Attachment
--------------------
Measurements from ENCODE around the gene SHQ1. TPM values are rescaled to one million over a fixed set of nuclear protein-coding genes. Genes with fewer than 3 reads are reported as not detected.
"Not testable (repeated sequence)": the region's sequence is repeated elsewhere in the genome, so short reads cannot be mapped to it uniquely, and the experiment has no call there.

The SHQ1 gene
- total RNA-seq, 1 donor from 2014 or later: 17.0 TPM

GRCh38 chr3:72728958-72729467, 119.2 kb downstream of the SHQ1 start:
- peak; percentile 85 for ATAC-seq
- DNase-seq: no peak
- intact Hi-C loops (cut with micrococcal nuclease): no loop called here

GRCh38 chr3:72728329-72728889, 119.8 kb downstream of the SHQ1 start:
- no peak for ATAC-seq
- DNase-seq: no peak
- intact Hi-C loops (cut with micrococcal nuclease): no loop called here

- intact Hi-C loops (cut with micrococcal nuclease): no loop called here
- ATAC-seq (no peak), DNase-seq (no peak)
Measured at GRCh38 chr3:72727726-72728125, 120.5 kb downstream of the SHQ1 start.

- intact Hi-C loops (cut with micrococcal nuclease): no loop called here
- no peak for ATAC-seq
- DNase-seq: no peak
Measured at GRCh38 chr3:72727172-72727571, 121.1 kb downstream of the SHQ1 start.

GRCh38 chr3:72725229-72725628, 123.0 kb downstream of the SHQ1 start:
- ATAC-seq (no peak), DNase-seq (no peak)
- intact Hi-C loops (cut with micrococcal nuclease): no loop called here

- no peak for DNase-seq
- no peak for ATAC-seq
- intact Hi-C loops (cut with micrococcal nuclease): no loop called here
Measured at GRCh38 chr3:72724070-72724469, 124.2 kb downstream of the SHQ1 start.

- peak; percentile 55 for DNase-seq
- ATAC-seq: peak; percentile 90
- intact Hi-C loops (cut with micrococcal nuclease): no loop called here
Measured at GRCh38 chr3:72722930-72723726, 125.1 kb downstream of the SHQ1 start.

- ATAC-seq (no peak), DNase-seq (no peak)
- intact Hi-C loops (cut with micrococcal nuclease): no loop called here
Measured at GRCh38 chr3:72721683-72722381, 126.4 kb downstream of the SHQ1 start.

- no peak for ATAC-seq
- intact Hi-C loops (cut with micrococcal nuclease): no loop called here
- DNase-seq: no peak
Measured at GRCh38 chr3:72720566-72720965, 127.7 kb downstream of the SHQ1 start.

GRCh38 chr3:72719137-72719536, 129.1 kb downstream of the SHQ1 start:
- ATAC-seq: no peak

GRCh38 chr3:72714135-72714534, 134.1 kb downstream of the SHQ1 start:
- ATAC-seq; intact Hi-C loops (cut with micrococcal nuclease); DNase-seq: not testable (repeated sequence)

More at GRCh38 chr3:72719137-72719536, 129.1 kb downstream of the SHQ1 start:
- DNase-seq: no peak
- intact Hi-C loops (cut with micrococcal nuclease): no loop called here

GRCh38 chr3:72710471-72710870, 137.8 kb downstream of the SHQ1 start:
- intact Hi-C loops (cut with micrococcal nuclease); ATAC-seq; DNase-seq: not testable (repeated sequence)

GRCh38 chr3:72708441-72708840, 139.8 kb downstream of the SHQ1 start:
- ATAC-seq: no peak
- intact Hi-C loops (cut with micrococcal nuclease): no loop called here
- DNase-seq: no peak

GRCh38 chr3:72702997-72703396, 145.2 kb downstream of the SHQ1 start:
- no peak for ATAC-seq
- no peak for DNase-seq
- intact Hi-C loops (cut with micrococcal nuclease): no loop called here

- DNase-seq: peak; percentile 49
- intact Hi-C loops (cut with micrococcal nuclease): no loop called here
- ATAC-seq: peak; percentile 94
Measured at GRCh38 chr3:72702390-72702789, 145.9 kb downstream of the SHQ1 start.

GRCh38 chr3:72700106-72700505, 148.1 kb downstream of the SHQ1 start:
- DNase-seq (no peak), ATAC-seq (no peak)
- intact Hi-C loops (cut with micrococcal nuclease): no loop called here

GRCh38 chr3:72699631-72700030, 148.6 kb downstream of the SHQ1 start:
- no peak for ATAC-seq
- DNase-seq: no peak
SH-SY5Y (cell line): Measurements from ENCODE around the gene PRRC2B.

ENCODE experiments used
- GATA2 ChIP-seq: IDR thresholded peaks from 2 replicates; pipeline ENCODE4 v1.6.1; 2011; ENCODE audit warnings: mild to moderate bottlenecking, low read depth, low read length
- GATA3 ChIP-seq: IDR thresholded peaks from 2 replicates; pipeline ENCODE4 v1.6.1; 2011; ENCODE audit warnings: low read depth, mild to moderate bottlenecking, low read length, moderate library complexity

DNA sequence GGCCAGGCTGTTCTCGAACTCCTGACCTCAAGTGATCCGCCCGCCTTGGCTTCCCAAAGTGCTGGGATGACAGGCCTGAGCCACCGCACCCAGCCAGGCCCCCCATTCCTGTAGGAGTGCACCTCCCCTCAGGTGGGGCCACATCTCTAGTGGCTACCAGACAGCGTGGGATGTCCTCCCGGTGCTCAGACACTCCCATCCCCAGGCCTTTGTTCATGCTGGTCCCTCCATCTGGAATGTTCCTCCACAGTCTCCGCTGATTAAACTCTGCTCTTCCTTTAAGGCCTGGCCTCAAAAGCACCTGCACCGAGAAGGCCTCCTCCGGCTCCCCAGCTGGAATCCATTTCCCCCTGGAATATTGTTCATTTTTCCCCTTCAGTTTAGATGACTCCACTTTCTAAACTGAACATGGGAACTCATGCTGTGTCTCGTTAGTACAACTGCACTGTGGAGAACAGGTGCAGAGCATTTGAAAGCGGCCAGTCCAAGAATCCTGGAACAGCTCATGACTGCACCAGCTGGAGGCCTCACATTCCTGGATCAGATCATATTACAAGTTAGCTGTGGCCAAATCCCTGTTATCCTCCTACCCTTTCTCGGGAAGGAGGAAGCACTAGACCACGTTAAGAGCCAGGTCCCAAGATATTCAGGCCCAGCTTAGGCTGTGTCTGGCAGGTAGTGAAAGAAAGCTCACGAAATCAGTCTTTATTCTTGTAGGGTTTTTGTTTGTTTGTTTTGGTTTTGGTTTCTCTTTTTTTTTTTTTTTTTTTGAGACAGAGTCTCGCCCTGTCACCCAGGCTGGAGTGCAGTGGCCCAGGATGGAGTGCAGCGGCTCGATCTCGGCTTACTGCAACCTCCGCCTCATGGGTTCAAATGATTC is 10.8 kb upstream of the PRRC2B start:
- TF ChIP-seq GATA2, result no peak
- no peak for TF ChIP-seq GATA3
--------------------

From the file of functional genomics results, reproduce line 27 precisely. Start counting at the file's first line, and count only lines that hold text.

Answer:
- peak; percentile 55 for DNase-seq